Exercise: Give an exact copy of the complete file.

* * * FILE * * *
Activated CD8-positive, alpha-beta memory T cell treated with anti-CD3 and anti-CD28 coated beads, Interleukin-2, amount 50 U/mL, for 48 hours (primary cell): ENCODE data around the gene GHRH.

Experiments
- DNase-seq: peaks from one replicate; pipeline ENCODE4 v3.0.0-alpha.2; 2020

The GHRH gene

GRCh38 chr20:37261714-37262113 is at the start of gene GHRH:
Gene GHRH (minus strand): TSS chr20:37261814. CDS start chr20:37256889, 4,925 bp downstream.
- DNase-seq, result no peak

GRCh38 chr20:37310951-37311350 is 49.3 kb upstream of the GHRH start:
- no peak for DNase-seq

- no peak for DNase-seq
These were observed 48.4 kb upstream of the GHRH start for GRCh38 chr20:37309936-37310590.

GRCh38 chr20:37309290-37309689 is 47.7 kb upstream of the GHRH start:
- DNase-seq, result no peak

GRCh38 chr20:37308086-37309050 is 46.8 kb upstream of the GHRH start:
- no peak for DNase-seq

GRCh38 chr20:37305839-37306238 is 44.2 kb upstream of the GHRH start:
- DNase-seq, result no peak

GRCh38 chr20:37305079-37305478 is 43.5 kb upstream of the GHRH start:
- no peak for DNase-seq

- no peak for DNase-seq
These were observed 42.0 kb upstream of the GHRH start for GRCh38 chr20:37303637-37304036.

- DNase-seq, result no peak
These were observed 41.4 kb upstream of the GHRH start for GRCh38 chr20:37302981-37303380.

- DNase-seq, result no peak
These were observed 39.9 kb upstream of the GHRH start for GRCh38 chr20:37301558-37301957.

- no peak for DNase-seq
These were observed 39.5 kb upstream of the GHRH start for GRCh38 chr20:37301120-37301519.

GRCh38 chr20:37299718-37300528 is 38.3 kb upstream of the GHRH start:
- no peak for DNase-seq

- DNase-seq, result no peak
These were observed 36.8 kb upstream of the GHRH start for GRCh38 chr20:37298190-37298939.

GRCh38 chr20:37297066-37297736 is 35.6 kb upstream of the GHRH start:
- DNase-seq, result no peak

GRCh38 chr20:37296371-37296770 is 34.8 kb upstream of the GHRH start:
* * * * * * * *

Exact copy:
Activated CD8-positive, alpha-beta memory T cell treated with anti-CD3 and anti-CD28 coated beads, Interleukin-2, amount 50 U/mL, for 48 hours (primary cell): ENCODE data around the gene GHRH.

Experiments
- DNase-seq: peaks from one replicate; pipeline ENCODE4 v3.0.0-alpha.2; 2020

The GHRH gene

GRCh38 chr20:37261714-37262113 is at the start of gene GHRH:
Gene GHRH (minus strand): TSS chr20:37261814. CDS start chr20:37256889, 4,925 bp downstream.
- DNase-seq, result no peak

GRCh38 chr20:37310951-37311350 is 49.3 kb upstream of the GHRH start:
- no peak for DNase-seq

- no peak for DNase-seq
These were observed 48.4 kb upstream of the GHRH start for GRCh38 chr20:37309936-37310590.

GRCh38 chr20:37309290-37309689 is 47.7 kb upstream of the GHRH start:
- DNase-seq, result no peak

GRCh38 chr20:37308086-37309050 is 46.8 kb upstream of the GHRH start:
- no peak for DNase-seq

GRCh38 chr20:37305839-37306238 is 44.2 kb upstream of the GHRH start:
- DNase-seq, result no peak

GRCh38 chr20:37305079-37305478 is 43.5 kb upstream of the GHRH start:
- no peak for DNase-seq

- no peak for DNase-seq
These were observed 42.0 kb upstream of the GHRH start for GRCh38 chr20:37303637-37304036.

- DNase-seq, result no peak
These were observed 41.4 kb upstream of the GHRH start for GRCh38 chr20:37302981-37303380.

- DNase-seq, result no peak
These were observed 39.9 kb upstream of the GHRH start for GRCh38 chr20:37301558-37301957.

- no peak for DNase-seq
These were observed 39.5 kb upstream of the GHRH start for GRCh38 chr20:37301120-37301519.

GRCh38 chr20:37299718-37300528 is 38.3 kb upstream of the GHRH start:
- no peak for DNase-seq

- DNase-seq, result no peak
These were observed 36.8 kb upstream of the GHRH start for GRCh38 chr20:37298190-37298939.

GRCh38 chr20:37297066-37297736 is 35.6 kb upstream of the GHRH start:
- DNase-seq, result no peak

GRCh38 chr20:37296371-37296770 is 34.8 kb upstream of the GHRH start: